Watching a 3D printer at work never gets boring. “Why did he turn right here instead of left? Why does he fill in this area first and not go over it?” The exact answer to these questions is disappointingly trivial: the 3D printer makes this exact movement because it just stubbornly executes G-code, and the programming language instructions tell it to do just that. The fascinating thing about it, the sophisticated strategy behind the movements was previously generated by an algorithm in software, the slicer.
Before printing on the PC, you load a 3D model into the slicer as an STL or 3MF file. The files only show the shape of the model, but do not have instructions for the printer. The slicer cuts the model into slices that are as high as the printing layer and then develops a strategy for each slice as to how the nozzle of the FDM printer (FDM stands for Fused Deposition Modeling, i.e. 3D printing with precisely melted plastic threads (filaments) should move, so at the end a print that is as stable, dimensionally accurate and flawless as possible is created.Slicers are therefore the intelligence behind 3D printing and are primarily responsible for the success of the prints.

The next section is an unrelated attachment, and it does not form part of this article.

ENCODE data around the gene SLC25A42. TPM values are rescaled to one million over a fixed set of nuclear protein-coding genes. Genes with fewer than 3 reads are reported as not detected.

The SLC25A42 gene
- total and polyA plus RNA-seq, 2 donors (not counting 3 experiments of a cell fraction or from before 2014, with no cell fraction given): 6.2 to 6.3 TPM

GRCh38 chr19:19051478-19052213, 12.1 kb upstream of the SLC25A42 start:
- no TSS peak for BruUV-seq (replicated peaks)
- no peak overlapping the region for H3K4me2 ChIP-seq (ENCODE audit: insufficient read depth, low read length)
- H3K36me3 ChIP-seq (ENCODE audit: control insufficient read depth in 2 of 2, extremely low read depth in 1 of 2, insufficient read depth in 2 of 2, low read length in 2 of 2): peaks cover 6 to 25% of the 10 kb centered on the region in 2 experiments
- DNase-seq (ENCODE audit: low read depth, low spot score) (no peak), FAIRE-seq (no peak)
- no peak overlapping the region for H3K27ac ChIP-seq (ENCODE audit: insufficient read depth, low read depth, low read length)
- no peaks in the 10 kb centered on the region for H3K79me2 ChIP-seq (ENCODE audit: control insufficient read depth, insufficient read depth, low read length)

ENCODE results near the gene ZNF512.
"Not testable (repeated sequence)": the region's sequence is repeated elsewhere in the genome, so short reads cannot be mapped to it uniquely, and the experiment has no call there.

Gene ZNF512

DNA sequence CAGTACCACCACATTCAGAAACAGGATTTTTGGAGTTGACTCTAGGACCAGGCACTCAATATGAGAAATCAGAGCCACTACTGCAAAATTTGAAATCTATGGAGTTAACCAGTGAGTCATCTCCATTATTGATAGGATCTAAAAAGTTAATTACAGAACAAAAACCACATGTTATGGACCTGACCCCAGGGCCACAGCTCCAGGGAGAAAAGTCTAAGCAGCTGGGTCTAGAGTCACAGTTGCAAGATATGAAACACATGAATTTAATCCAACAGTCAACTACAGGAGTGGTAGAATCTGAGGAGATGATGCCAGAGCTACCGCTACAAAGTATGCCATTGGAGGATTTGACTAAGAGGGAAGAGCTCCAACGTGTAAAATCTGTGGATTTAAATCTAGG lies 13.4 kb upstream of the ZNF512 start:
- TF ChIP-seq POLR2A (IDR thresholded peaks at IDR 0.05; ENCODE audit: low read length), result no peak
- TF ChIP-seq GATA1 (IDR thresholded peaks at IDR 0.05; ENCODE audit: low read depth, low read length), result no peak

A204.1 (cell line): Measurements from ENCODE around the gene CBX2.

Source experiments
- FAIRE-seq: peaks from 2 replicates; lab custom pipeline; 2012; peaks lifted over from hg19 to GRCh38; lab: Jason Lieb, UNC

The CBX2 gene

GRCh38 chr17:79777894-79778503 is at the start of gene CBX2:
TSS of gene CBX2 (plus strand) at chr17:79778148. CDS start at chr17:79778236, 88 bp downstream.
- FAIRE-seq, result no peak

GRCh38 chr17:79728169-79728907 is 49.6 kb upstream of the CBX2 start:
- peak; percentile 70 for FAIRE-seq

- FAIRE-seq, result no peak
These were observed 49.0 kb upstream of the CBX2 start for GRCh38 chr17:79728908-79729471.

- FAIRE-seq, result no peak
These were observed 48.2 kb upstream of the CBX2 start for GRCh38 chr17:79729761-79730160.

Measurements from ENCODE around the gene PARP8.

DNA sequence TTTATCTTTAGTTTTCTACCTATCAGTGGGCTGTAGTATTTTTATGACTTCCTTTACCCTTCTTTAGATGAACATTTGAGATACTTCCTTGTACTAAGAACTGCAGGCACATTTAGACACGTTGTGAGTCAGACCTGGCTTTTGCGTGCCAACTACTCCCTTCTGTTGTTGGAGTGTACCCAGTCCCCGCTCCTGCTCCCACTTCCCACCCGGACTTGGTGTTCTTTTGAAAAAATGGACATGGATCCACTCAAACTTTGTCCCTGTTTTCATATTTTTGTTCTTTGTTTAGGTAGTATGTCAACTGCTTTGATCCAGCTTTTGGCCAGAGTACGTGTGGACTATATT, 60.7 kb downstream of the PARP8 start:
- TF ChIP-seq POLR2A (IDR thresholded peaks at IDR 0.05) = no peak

All important slicers are open source software that can be used free of charge and can be configured extensively (for a test also with proprietary slicers in the test field). Because of the many settings they offer, they seem dauntingly complex for beginners. Objects that look the same on the outside can also be printed particularly easily, quickly or particularly stably via slicer settings.